music in the park san jose


music in the park san jose

Where hummingbirds are a symbol of good luck 

Chef Jesus Wence has been working in his family’s business since it opened in Pleasant Hill 10 years ago. He was 14 when he started to work in the kitchen at Wence’s Restaurant. “I grew up around the business. It made me fall in love with cooking and working in the industry,” he said. Wence’s serves seafood and California cuisine, his father’s specialty. 

At the beginning of the year, the Wence family decided to open T’Zunun with Jesus Wence at the helm. “I always had this big love for Mexican food and culture,” Wence explained. He and his family wanted to pay tribute to Mexico, to the cuisine and the culture. T’Zunun is the Mayan word for hummingbird. “We settled on the name with my mom,” he said. “She’s a big fan of hummingbirds. To her, they mean good luck, that good things are coming your way.” 

If one is feeling down on one’s luck, T’Zunun has a restorative outdoor patio bordering a small creek. It’s located less than a half hour away from nearby, busier cities. But for those whose eyes begin to blur after a shot of mezcal or tequila, the woodsy setting might seem like it belongs in Pt. Reyes or Big Sur. On a recent visit for a very early dinner, we nearly had the entire patio to ourselves. For a couple of hours, it felt like we’d settled into a private suburban retreat.  

Although the concept of the menu is influenced by Mexican cuisine, T’Zunun also takes some inspiration from Wence’s days at culinary school. Speaking about his experience there, he said, “You’re working with either American or French ingredients, and French classical dishes.” In thinking about an approach to opening a new restaurant, he didn’t want T’Zunun to be a typical, “chips and salsa” and “$2 taco place.”       

Those places are great, Wence admits, but he’s trying to highlight a more diverse range of Mexican dishes while also putting a twist on some of them. He notes that the chicken mole negro ($26) has 30 ingredients that stew for a couple of hours. The chef stuffs taquitos dorados ($19) with crab and Brussels sprouts. “Those are ingredients you probably wouldn’t see at a normal taqueria, but we’re trying to do something different with them,” he explained. T’Zunun’s agua chile, usually a shrimp ceviche, is made with tuna and served like sashimi. 

Some of these hybrid or fusion dishes work better than others. We started with a golden beet salad ($14). The beets were pickled to a kimchi funk that made them texturally as soft as nopales. In fact, both of us thought the cooks had added nopales to the salad by mistake. Slivers of crunchy jicama didn’t stand up to the strong, vinegary flavor of the beets. Roasting them would have been a better fit for the vegetable itself and overall for the dish.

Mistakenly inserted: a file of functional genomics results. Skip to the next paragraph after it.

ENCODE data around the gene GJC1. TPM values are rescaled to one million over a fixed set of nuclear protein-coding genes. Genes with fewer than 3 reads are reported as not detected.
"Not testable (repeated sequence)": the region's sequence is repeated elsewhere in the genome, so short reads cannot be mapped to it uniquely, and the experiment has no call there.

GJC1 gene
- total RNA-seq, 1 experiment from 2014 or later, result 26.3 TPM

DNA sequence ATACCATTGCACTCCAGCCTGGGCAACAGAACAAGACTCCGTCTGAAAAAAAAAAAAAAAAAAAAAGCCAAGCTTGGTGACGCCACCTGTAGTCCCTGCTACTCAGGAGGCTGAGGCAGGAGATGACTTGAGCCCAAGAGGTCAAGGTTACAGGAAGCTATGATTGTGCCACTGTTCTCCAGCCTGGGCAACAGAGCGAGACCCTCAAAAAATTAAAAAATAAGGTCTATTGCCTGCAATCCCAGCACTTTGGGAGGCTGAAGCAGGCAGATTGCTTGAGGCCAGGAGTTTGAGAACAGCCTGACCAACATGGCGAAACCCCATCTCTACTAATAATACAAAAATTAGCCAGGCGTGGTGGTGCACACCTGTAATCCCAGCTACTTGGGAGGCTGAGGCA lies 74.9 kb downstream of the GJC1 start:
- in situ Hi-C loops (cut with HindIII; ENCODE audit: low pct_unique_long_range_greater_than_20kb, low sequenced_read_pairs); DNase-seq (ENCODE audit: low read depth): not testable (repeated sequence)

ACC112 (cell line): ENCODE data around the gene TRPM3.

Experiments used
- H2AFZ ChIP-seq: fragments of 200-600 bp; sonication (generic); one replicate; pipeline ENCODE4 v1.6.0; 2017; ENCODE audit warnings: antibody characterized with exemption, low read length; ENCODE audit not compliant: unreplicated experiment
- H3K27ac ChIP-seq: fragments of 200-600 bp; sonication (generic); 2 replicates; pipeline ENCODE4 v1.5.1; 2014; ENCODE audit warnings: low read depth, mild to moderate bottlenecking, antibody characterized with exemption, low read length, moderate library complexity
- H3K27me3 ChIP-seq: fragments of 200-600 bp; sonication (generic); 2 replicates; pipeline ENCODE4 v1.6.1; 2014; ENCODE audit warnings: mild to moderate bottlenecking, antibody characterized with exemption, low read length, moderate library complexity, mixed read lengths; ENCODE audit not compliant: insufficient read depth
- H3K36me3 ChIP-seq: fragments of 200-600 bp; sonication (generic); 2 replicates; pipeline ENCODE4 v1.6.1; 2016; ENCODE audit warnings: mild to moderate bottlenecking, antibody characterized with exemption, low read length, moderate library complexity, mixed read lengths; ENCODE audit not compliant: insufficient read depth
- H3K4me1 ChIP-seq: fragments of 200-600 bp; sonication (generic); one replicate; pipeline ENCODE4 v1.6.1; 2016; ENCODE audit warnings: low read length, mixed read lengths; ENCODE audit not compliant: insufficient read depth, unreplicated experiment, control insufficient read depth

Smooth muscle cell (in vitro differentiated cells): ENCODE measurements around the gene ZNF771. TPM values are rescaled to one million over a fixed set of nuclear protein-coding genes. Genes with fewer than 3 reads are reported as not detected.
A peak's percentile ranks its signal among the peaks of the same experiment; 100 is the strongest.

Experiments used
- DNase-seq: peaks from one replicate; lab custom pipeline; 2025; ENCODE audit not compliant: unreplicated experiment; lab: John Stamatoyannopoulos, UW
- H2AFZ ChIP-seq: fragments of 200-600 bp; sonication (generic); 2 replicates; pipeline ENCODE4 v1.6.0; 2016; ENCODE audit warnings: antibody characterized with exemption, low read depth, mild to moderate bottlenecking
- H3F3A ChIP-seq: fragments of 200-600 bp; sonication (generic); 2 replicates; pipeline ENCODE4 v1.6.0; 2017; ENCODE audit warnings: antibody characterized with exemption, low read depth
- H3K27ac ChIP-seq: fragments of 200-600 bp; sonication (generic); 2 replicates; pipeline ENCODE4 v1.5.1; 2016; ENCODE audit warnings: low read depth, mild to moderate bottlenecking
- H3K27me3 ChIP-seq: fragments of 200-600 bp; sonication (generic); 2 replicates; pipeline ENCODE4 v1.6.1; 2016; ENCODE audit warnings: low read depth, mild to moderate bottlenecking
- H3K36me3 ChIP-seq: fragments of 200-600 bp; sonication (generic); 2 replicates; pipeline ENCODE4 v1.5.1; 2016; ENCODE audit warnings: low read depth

Wence does serve tacos, but not for $2. The blue corn tortillas encasing the lobster tacos ($26) melt in the mouth. A note at the top of the menu mentions that the tortillas are “sourced by traditional farmers in Mexico,” hand made with non-GMO heirloom corn. “This corn has been harvested by local farmers for generations and generations by families in Mexico,” Wence said. 

T’Zunun employs two people dedicated to making them. “Our tortillas always have to be just right,” he said. “They have to have the right amount of softness. They have to puff up. Every time we make them, there can’t be any holes or grease spots.” It’s a long, tedious process, but he believes the tacos taste much better because of them. 

Seafood is featured in every section of the menu, including octopus, oysters, shrimp, crab and fish. For our entrée, we split salmon a las brasas ($29). The only Mexican ingredient was a guajillo pepper compound butter that needed to be amped up a notch or three. Apart from that, it was a nice, if not unique, plate of roast salmon. But that speaks to the variety of dishes at T’Zunun, which should appeal to anyone’s particular cravings at the table. Invariably though, someone in one’s party should be required to order wild mushroom, duck confit carnitas or chicken al pastor tacos.  

T’Zunun, open Mon to Thurs 11am–9pm, Fri 11am–9:30pm, Sat 10am–9:30pm, Sun 10am–9pm. 2618 Pleasant Hill Rd., Pleasant Hill. 925.961.5552.


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music in the park san jose